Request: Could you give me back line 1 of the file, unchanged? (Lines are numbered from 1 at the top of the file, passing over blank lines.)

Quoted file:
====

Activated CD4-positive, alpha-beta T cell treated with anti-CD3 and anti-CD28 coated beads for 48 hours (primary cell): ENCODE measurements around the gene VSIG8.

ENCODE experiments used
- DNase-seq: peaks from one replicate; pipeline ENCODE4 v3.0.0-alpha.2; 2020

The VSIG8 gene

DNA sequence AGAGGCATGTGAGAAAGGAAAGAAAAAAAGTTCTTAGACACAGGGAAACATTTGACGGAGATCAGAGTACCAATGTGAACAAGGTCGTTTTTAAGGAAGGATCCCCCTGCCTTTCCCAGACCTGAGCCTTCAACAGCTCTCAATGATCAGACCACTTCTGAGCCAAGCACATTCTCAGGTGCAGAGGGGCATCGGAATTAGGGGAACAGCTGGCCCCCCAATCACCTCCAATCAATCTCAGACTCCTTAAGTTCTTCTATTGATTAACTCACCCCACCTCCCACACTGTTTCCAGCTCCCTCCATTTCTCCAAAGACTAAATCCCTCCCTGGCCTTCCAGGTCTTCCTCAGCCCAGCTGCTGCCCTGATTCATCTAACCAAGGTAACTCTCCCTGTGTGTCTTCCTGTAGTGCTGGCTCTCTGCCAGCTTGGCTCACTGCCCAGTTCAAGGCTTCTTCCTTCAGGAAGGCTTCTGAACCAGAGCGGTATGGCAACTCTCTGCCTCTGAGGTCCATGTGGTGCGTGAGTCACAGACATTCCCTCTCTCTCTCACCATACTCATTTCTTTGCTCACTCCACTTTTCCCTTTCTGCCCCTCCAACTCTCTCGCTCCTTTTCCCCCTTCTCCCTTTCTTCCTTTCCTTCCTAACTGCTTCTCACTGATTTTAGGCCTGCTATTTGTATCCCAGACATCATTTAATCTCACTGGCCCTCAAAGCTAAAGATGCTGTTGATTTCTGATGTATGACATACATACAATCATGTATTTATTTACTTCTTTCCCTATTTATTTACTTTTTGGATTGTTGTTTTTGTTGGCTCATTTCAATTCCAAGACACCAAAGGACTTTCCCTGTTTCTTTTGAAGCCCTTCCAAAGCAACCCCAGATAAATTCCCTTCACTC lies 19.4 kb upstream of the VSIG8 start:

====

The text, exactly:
Activated CD4-positive, alpha-beta T cell treated with anti-CD3 and anti-CD28 coated beads for 48 hours (primary cell): ENCODE measurements around the gene VSIG8.